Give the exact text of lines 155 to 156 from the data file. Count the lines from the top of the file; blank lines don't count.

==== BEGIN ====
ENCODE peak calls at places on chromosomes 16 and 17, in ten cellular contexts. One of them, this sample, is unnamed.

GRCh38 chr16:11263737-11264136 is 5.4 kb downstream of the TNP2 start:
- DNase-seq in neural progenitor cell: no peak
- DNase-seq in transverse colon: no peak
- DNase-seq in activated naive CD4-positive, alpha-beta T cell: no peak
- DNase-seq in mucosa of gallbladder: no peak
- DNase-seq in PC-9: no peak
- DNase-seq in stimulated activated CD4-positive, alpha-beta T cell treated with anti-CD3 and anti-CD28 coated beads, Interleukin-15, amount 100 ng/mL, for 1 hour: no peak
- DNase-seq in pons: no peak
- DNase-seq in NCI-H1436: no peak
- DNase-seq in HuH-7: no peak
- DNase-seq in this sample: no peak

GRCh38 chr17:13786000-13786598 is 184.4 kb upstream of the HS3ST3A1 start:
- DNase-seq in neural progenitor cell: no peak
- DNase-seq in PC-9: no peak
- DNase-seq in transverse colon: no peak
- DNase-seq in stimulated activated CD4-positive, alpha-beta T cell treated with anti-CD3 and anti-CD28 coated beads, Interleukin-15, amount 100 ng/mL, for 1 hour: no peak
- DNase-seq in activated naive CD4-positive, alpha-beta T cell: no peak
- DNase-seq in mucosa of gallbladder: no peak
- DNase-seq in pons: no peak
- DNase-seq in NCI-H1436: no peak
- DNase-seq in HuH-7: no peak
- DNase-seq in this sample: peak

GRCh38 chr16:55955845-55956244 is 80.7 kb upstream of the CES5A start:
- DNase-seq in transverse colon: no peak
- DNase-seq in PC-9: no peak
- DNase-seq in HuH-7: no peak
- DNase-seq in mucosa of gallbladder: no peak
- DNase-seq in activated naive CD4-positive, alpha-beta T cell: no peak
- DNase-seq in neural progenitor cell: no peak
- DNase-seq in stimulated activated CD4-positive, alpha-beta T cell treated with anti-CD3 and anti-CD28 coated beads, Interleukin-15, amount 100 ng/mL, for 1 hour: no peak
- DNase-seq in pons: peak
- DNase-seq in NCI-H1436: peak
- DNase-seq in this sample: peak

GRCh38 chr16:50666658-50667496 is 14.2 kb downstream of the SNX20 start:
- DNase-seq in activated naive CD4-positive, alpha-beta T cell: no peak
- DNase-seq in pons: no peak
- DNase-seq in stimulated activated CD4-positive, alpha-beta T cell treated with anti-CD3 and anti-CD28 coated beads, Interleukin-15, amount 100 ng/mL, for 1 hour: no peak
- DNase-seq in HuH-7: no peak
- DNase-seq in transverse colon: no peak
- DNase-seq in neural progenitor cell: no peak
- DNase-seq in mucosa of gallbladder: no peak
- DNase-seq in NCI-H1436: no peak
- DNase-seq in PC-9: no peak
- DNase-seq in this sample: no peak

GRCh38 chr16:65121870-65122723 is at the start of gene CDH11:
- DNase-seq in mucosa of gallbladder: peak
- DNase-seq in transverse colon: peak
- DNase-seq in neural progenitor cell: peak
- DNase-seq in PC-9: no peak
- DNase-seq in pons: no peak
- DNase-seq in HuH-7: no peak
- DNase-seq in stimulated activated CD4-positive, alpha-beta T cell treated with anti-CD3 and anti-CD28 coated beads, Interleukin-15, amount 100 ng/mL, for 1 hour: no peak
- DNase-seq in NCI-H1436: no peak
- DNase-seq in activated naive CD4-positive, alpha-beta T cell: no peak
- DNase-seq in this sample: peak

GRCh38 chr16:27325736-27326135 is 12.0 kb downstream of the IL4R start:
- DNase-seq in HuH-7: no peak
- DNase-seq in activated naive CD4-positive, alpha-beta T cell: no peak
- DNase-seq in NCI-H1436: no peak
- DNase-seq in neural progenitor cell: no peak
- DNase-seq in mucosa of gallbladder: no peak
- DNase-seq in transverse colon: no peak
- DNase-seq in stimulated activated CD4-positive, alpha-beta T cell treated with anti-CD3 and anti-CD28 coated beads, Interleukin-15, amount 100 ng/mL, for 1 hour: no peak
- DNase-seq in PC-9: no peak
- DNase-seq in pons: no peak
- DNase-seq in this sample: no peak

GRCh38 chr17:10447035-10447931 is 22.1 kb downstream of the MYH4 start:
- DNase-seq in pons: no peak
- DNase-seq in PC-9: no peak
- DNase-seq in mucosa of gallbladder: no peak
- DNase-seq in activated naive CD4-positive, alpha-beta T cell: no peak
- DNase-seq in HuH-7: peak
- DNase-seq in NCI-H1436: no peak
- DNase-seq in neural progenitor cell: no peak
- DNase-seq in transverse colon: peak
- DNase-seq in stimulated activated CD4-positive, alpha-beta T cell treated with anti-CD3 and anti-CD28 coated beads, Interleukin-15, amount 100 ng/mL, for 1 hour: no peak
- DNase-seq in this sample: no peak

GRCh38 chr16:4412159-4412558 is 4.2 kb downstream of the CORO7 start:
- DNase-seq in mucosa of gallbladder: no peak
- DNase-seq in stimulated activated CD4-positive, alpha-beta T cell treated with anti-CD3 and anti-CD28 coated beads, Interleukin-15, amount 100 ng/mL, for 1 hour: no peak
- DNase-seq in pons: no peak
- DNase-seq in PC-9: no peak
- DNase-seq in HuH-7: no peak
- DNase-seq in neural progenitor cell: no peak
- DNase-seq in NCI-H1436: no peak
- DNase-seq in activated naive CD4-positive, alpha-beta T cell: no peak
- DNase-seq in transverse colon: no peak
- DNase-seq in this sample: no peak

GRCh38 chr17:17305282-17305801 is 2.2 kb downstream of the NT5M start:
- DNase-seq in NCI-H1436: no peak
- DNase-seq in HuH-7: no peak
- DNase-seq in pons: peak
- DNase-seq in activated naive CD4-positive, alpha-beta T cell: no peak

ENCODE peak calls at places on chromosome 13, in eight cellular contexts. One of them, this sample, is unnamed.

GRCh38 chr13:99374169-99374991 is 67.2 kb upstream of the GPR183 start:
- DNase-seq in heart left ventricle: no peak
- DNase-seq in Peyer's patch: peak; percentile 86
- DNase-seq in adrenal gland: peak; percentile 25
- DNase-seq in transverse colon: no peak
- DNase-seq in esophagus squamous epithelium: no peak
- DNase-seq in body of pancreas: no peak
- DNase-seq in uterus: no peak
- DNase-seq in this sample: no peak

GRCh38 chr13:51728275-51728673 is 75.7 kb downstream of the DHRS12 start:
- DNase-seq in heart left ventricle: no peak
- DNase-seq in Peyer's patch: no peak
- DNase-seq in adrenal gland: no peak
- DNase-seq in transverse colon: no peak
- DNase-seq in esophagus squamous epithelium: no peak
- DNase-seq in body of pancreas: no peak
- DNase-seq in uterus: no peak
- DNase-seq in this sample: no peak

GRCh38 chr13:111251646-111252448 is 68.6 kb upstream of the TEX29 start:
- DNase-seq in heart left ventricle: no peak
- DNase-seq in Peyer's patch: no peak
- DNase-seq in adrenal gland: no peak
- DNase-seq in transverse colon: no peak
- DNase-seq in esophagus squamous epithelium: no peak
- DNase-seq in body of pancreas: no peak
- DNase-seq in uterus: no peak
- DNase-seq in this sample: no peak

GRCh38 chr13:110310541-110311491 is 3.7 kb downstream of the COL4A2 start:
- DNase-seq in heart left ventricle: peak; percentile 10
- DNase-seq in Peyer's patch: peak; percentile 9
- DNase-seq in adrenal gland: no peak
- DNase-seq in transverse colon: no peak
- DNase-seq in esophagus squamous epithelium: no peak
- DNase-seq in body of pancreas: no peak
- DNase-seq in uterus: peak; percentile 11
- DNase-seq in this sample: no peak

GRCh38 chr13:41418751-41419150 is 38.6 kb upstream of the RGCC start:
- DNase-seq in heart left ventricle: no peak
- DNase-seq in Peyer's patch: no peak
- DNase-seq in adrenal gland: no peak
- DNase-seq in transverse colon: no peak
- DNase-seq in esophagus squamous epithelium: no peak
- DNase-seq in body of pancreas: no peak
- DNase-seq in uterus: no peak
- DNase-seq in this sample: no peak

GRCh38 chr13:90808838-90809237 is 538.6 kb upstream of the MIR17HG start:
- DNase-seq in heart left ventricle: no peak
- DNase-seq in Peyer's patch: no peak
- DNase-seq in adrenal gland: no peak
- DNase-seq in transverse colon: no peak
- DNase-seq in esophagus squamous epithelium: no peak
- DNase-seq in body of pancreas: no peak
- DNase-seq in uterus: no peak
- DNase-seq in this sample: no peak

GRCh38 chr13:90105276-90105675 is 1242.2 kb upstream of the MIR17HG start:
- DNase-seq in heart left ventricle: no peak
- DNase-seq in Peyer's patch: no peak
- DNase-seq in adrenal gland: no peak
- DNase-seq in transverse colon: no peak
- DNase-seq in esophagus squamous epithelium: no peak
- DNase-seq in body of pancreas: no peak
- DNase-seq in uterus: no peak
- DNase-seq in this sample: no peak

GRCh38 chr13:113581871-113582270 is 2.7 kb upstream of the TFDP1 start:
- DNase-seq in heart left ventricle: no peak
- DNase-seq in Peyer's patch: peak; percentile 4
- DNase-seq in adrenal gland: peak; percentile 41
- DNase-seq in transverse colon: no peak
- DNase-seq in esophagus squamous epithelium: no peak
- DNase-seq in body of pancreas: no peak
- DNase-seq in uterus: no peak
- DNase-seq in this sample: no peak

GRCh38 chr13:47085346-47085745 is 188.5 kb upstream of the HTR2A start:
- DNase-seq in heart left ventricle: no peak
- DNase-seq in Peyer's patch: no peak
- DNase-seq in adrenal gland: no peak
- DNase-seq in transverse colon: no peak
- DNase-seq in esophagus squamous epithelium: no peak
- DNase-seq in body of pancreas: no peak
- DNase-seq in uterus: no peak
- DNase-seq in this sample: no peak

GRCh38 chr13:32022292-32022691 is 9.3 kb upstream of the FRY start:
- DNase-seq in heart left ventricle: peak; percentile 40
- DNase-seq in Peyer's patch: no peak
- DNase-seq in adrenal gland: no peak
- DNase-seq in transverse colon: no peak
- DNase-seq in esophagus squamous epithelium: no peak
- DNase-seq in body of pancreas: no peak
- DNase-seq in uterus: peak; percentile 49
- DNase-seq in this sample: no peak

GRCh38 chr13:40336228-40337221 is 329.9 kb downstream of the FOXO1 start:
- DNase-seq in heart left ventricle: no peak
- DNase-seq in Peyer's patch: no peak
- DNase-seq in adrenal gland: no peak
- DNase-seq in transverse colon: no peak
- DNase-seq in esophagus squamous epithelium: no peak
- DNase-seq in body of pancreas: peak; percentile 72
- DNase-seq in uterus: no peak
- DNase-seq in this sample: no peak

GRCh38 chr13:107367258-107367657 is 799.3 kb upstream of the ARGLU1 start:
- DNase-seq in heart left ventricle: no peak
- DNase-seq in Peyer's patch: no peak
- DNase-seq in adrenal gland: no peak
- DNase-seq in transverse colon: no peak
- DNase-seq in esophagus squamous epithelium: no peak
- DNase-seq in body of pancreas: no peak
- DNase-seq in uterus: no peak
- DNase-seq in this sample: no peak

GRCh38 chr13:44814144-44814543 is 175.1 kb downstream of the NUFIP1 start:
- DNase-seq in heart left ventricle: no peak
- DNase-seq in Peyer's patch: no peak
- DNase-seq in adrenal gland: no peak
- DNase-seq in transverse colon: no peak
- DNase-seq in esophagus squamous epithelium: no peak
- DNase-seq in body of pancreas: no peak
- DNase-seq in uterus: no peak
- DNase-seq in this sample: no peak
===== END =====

- DNase-seq in esophagus squamous epithelium: no peak
- DNase-seq in body of pancreas: no peak